If you ever plan to visit Auschwitz, arrive early in the morning. By the time we were leaving dozens of filled tour buses were emptying into the entrance. It felt more like you were exiting a zoo than a concentration camp. I can’t imagine any of those people experienced the depth of the place as we had.
Back to the happier notes:
As a budget traveler, Poland is a haven. Many of their grocery stores have the absolute best fresh bakeries in all of Europe. We soon became obsessed with the freshly baked loafs of garlic bread, which were sixty cents a piece. My diet in Poland consisted of 90% carbs and 10% ice cream. No regrets.
Beer is cheaper than water. Giant swirled ice cream cones are a dollar. Need I say more? I talk about missing Polish bakeries more than just about anything in Europe. Not to mention we easily survived on our $40/day budget here. Hostels run for $12 or so dollars a person. You basically get all the same perks of a big city in Western Europe, just with a lot less drunken college tourists and for about 50% cheaper.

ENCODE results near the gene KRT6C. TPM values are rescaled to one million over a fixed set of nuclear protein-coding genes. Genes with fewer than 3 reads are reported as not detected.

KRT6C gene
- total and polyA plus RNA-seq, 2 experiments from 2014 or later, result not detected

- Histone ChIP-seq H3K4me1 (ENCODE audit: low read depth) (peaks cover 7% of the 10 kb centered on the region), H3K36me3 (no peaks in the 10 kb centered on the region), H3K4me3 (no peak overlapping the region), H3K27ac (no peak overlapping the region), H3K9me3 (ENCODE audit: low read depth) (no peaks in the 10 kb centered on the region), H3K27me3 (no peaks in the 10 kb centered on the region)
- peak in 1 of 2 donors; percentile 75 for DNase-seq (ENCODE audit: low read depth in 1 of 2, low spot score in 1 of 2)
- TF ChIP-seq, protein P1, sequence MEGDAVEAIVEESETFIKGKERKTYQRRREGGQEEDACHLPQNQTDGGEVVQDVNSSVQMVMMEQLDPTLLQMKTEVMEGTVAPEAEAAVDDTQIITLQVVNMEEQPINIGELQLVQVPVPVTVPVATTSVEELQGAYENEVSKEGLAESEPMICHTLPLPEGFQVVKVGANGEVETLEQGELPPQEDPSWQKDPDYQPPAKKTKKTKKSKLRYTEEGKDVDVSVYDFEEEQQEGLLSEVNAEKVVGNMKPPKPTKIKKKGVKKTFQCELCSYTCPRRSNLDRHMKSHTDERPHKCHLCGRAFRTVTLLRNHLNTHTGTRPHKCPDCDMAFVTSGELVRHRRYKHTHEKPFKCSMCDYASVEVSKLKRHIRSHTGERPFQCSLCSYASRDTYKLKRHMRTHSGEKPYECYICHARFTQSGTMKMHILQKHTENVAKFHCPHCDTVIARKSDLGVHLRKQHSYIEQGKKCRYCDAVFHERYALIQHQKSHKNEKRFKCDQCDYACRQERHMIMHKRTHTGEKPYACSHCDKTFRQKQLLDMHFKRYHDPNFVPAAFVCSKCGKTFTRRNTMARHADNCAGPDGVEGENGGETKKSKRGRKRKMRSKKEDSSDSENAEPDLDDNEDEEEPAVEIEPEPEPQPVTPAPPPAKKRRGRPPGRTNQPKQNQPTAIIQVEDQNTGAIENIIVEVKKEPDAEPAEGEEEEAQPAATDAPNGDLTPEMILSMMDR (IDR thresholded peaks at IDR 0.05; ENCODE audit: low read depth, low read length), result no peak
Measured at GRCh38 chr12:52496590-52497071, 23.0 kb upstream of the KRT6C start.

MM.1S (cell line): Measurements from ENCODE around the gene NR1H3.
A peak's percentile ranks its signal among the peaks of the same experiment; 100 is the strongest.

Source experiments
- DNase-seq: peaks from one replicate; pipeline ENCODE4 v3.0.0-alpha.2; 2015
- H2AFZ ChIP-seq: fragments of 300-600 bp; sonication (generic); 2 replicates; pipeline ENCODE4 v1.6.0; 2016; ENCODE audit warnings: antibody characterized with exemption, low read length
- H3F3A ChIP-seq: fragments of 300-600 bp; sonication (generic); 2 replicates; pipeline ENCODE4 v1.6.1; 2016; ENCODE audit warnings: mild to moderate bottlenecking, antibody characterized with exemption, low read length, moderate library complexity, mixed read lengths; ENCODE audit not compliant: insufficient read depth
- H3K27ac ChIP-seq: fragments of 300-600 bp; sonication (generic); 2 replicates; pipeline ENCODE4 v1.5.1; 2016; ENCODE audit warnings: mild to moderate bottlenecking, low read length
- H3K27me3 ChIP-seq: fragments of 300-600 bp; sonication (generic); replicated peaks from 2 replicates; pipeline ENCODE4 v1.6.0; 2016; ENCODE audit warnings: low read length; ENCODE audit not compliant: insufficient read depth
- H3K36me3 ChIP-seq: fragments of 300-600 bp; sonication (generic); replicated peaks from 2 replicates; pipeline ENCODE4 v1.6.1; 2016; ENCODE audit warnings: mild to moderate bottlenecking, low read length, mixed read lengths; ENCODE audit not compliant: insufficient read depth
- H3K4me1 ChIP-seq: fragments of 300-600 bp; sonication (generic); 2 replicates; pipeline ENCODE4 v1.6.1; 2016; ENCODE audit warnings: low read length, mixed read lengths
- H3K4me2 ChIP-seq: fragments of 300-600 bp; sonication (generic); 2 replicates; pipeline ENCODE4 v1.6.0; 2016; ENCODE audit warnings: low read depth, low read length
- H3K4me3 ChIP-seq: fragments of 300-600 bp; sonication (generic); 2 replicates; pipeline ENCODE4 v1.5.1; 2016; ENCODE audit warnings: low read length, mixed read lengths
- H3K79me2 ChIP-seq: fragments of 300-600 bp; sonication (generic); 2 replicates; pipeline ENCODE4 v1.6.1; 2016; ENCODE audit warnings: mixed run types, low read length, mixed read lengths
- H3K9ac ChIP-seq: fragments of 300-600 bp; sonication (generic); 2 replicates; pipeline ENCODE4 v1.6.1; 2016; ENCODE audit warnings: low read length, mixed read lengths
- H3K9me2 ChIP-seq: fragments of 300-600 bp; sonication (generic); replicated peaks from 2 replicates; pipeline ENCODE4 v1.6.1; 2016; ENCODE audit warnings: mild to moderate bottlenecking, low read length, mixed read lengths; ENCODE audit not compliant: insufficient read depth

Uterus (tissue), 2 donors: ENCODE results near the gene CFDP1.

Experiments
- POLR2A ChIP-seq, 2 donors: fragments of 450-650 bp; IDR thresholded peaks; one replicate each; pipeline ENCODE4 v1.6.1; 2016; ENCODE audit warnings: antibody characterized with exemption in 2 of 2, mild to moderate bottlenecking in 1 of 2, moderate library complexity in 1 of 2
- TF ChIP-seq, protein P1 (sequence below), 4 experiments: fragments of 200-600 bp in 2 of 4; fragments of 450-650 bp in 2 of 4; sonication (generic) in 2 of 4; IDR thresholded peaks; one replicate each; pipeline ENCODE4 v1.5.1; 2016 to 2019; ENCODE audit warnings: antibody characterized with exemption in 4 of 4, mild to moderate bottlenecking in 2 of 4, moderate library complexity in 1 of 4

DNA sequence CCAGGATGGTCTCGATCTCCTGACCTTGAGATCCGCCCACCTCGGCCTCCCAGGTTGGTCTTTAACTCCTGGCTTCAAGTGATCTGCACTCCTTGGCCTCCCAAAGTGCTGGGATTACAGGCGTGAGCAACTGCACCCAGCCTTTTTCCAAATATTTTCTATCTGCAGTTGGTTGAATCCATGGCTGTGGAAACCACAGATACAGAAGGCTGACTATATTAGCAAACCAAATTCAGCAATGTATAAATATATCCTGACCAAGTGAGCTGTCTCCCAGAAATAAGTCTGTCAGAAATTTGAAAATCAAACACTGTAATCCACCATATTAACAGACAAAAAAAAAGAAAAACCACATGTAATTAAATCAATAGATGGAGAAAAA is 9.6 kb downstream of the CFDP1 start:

Poland is filled with an immense amount of history. I learned more about this country in a week than I would have in an entire course semester. For example, I sat on an incredibly beautiful beach just outside the also incredibly beautiful Gdynia and stared at the open Baltic Sea. A few days before standing here I learned of a boat which left the port of Gdynia to escape to Germany following a Russian invasion. The boat left Gdynia and was struck by Russian torpedo’s directly off the coast where my feet stood. The boat held over 10,000 people, 5,000 who were children. Less than 1,000 people survived, making this ships sinking nearly 6x more deadly than the Titanic.
If you ever plan a Eurotrip, don’t forget to place Poland on you list. It’s filled with good food, lively culture, and humbling life lessons. But if you’re planning to come to Europe to party and get drunk, stick to Ibiza.